College of William and Mary President Taylor Reveley and Assistant Vice President Drew Stelljes attended a summit about expanding opportunity for a year of volunteer service for Virginia college students Feb. 9 at James Madison University. The College hosted the first Virginia summit about the topic last fall.
The summit established a year of service implementation plan of action and created a more flexible definition of a year of service, which will allow institutions of higher learning to incorporate a year of service more easily. Board of Visitors member Karen Shultz said that plans from the summit were flexible enough with the summit’s mission statement, but concrete enough to inspire action. According to Co-Chair of Service Year Alliance John Bridgeland, the first summit in Williamsburg led to the creation of the Virginia College Compact, a pledge that outlines how colleges can expand service opportunities for students.
We have seen that there is a deep and widespread interest in, and commitment to, service as a component of the educational mission and to the service-year model. — JMU President John Alger
The event was a collaboration among Virginia universities, Virginia First Lady Dorothy McAuliffe and her staff, Service Year Alliance and Virginia’s Office of Volunteerism and Community Services. Reveley and Bridgland delivered a review of accomplishments and future vision statements. Other key speakers included JMU president John Alger, McAuliffe and Virginia Commonwealth University Provost Cathy Howard.
“As late as the morning of the summit, people were contacting us to ask to be included because they had heard about it from other colleagues,” Alger said in an email. “We have seen that there is a deep and widespread interest in, and commitment to, service as a component of the educational mission and to the service-year model.”
SYA’s national goals include increasing service year opportunities from 65,000 to 100,000 in the next few years. Bridgeland stated that expansion will come from college programs like the College’s Fellowship or JMU’s Valley Scholars, as well as the growth of PeaceCorps, Vista and Americorps. Howard stated that statewide collaboration through the community partnership network VA Engage is possible, and Alger stressed the importance of collecting and sharing data and stories about service projects to get more people involved.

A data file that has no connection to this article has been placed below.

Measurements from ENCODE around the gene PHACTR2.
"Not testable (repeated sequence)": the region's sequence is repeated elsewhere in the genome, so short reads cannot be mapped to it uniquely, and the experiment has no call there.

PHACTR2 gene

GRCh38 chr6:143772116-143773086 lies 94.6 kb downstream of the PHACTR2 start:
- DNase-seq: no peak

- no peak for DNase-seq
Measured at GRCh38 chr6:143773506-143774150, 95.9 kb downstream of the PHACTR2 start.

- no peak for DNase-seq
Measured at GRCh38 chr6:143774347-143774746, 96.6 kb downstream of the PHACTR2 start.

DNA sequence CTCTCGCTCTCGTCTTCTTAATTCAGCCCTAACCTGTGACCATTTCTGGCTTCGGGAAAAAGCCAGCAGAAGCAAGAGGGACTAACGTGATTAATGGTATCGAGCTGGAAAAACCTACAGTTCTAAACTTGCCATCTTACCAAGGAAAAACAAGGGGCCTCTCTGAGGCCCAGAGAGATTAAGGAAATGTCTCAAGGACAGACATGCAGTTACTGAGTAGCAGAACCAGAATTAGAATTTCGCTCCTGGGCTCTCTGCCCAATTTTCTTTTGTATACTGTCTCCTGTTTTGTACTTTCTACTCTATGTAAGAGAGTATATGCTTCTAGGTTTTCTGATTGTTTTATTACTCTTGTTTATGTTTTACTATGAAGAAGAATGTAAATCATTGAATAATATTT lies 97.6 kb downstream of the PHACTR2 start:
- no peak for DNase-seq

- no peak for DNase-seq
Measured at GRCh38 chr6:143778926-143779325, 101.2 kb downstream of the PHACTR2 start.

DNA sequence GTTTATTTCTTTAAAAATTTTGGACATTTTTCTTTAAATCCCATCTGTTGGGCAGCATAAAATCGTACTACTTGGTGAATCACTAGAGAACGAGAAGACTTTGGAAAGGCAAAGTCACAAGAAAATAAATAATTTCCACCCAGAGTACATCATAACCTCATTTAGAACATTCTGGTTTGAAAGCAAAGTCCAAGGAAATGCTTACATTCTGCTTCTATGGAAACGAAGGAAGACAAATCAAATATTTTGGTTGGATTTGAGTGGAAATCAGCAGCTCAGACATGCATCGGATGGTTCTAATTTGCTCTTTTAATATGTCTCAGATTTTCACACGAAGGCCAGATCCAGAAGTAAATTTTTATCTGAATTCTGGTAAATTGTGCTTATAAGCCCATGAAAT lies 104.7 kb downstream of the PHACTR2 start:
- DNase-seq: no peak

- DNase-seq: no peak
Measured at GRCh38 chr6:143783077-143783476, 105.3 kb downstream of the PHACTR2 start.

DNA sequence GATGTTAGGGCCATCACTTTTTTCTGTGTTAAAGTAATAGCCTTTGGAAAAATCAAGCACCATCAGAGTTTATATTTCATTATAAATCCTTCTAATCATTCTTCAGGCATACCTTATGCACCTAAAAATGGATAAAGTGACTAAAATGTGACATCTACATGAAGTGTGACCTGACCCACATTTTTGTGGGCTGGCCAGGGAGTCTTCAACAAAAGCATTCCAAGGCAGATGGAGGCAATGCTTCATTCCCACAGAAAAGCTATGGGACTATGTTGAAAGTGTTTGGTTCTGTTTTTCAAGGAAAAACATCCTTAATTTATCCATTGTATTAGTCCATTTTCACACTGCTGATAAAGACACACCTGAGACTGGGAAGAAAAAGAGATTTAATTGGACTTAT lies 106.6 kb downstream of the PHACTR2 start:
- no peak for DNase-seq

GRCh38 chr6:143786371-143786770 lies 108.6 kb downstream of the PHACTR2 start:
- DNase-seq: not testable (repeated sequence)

Doug Bunch B.A. ’02, J.D. ’06 spoke about a possible model for the service year based on College students’ participation in yearlong service projects with Global Playground, which he co-founded. Global Playground is nonprofit that builds schools in developing countries and places teaching fellows at them for a year at a time. Three current and former College students, Kendall Lorenzen ’15, Amanda Cordray ’15 and Scott Gemnell-Davis ’17, currently volunteer as teaching fellows with Global Playground.
Global Playgrounds’s service year model reimburses volunteers expenses and provides them with a living stipend payed for by alumni donations. Bunch said he hopes to expand the model of connecting students with alumni donations.
We’re beginning to get some real traction among the public and private schools in Virginia about the importance of service. This is quite wonderful. — College President Taylor Reveley
Director of the Virginia Office on Volunteerism and Community Services Gail Harris stated that students can grow personally by working with people with challenges different from their own. According to Bridgland and Alger, completing a year of service has the possibility to affect students positively in a variety of ways, including preparation for entering the workforce and creating awareness about community challenges.
“Service Year is the embodiment of putting what we want to see from our incoming students and those same students as our graduates,” Shultz said in an email. “Look at the mission of W & M – Service is embedded not only in the mission but the strategy, vision, and goals of our schools and departments. Not only is it a good fit – It IS W & M.”
Reveley said he was encouraged by the accomplishments of the second conference.
“We’re beginning to get some real traction among the public and private schools in Virginia about the importance of service,” Reveley said in an email. “This is quite wonderful.”